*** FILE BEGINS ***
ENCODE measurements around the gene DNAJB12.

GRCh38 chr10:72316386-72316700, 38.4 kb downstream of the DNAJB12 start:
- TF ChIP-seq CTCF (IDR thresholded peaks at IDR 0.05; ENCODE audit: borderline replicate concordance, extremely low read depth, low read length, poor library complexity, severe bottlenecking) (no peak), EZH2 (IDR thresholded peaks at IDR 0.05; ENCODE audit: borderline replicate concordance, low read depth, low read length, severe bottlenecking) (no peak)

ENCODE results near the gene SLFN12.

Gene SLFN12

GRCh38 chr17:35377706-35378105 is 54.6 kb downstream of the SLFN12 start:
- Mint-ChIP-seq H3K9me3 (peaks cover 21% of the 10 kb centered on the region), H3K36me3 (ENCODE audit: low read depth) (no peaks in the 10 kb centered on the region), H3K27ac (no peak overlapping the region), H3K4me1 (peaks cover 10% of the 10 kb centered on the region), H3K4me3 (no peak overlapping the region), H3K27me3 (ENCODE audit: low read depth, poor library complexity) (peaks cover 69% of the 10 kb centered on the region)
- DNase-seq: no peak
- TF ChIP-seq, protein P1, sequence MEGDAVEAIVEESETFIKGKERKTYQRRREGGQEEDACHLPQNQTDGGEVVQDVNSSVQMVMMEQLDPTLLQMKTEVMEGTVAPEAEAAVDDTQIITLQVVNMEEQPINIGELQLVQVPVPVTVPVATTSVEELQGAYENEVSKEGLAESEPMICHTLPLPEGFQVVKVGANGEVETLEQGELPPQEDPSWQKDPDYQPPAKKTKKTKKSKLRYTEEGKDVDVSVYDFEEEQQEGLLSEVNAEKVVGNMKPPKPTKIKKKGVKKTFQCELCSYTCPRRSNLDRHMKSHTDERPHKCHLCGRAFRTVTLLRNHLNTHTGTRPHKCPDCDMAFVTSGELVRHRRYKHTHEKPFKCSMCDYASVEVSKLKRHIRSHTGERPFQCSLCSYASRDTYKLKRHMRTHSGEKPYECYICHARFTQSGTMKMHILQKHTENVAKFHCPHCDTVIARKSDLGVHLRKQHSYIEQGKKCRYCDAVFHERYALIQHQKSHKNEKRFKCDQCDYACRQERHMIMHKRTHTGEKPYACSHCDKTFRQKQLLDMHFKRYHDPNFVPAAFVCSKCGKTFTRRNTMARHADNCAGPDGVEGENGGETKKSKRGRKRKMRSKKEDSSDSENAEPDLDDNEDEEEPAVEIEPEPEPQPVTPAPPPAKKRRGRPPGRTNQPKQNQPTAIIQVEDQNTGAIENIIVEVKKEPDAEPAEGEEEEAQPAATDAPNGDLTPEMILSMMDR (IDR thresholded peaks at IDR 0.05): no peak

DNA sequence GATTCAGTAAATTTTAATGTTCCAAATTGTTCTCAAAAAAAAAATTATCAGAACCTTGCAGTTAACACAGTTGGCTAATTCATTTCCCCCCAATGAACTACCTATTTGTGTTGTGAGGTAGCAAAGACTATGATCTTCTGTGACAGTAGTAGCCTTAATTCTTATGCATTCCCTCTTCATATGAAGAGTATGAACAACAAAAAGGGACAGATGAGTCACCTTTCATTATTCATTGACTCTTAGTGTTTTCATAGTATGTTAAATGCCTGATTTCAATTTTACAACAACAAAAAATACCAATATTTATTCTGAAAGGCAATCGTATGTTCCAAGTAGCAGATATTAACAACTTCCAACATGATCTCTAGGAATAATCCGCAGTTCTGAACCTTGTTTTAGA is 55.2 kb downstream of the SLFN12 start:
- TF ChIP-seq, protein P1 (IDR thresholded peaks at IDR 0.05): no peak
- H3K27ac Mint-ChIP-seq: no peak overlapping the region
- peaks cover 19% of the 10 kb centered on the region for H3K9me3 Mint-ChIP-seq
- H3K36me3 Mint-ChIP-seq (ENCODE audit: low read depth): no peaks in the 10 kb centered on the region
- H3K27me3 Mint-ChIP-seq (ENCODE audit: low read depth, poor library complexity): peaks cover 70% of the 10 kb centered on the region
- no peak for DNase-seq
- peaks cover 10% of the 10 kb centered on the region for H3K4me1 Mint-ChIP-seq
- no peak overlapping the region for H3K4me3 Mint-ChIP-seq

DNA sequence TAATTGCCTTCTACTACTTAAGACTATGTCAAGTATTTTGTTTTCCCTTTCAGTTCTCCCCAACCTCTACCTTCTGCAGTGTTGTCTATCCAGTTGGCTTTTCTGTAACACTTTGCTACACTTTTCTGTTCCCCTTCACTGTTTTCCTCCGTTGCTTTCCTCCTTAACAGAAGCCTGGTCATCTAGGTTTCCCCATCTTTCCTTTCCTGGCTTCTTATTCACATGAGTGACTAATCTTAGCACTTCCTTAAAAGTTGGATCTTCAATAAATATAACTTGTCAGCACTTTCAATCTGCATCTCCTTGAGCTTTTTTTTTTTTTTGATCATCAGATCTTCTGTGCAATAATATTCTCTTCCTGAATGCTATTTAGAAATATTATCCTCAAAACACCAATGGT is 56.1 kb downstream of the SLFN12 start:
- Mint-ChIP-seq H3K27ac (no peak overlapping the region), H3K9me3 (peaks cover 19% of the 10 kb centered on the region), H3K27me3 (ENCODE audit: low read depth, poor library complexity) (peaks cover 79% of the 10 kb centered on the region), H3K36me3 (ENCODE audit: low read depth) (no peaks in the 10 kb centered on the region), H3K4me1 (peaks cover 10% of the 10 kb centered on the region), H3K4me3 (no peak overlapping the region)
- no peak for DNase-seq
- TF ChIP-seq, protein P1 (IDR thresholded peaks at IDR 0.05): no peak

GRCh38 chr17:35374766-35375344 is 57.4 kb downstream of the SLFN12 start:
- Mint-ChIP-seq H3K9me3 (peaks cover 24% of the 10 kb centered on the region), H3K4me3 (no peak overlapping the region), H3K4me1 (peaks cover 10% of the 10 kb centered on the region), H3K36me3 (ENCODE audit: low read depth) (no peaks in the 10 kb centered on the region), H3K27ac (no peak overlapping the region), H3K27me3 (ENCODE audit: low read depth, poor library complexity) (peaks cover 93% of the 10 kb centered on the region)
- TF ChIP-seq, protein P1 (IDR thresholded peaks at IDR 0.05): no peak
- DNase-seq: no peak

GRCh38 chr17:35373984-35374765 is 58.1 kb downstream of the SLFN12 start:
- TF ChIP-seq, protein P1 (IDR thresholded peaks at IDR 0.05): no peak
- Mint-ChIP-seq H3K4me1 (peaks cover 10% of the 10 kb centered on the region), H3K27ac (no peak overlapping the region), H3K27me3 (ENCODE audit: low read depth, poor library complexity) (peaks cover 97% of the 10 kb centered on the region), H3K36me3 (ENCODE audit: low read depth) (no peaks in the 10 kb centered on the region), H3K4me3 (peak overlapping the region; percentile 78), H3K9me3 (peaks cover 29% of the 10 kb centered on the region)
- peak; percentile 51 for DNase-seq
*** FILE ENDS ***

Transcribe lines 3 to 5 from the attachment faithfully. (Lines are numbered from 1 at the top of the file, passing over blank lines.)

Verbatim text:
- TF ChIP-seq CTCF (IDR thresholded peaks at IDR 0.05; ENCODE audit: borderline replicate concordance, extremely low read depth, low read length, poor library complexity, severe bottlenecking) (no peak), EZH2 (IDR thresholded peaks at IDR 0.05; ENCODE audit: borderline replicate concordance, low read depth, low read length, severe bottlenecking) (no peak)

ENCODE results near the gene SLFN12.

Gene SLFN12